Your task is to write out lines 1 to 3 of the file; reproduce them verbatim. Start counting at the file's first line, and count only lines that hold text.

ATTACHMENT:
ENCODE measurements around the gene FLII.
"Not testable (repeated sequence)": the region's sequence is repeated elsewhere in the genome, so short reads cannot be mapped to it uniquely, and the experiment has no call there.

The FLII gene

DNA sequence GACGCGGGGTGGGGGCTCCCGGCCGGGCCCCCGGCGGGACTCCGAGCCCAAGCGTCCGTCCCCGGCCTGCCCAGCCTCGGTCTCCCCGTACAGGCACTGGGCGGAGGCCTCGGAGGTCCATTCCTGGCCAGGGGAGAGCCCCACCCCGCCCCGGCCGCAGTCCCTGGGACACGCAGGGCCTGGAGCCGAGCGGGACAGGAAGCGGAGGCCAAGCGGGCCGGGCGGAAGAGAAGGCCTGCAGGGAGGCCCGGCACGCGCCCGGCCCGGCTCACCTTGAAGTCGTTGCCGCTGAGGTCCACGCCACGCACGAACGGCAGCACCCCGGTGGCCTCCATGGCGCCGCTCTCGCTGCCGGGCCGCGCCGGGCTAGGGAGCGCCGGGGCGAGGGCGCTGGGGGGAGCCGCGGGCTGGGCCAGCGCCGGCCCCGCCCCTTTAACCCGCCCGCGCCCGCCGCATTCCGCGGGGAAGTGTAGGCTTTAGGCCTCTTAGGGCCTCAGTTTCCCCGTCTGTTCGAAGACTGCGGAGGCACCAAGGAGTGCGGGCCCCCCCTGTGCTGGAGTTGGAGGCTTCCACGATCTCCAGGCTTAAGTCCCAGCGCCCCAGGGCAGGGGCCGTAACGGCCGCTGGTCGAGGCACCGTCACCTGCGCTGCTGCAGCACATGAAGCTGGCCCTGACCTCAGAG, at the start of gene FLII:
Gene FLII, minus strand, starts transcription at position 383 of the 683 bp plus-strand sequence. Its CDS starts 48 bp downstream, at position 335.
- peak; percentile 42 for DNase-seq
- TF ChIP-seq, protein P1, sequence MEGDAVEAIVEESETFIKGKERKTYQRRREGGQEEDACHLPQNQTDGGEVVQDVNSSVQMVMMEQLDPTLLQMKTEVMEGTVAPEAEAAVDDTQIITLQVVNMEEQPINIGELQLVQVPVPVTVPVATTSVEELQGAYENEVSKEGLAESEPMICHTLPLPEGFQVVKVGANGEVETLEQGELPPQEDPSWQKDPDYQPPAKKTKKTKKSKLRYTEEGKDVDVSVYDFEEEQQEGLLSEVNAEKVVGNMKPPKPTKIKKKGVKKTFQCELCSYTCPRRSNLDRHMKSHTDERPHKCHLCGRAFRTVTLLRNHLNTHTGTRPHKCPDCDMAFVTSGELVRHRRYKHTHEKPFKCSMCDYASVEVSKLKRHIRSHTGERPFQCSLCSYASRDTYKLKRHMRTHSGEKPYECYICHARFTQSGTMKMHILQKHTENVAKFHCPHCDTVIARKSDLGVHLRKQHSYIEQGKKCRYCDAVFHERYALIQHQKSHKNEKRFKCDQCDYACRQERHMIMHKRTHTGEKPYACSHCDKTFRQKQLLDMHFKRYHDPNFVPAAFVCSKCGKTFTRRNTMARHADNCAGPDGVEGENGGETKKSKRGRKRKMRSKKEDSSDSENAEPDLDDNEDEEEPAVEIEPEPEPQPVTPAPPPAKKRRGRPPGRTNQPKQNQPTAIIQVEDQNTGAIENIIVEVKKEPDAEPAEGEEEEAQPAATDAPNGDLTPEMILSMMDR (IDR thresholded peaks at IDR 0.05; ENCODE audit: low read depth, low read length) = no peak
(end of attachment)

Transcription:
ENCODE measurements around the gene FLII.
"Not testable (repeated sequence)": the region's sequence is repeated elsewhere in the genome, so short reads cannot be mapped to it uniquely, and the experiment has no call there.

The FLII gene